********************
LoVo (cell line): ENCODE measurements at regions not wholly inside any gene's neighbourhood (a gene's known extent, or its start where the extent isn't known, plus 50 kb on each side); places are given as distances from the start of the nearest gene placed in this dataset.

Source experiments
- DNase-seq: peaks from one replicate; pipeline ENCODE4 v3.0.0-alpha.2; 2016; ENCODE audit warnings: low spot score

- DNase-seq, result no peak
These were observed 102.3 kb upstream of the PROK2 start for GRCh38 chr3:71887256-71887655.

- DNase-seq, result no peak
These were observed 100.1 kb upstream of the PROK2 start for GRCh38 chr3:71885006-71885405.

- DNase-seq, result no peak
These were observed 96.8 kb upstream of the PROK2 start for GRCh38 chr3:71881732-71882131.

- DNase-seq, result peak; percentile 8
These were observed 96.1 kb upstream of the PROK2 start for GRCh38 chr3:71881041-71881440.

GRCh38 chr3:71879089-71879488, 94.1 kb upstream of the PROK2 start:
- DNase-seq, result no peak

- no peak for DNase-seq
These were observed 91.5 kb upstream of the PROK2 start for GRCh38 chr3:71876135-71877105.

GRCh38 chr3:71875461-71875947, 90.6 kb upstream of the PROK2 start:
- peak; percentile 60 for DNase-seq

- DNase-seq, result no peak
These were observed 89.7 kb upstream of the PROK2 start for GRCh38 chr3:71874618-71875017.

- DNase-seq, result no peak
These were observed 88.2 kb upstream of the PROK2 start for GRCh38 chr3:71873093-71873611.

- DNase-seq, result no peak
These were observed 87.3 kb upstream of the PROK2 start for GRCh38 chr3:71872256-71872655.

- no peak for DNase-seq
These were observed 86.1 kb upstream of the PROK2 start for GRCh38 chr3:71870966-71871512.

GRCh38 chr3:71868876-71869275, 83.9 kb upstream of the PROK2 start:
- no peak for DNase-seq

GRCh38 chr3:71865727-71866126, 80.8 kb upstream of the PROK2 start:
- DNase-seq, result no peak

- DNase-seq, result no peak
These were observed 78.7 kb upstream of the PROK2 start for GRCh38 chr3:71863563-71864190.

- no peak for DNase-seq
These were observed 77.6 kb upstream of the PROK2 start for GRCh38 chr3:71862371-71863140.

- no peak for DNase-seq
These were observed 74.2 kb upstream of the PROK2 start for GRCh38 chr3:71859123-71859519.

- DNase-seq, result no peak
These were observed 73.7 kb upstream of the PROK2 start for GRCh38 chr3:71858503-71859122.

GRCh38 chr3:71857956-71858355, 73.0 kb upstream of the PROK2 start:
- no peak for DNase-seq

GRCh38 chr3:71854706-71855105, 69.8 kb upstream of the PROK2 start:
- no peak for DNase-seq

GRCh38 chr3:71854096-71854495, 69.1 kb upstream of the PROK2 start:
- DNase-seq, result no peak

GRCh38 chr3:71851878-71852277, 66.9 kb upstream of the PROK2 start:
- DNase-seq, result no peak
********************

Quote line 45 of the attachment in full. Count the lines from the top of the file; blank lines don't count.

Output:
- DNase-seq, result no peak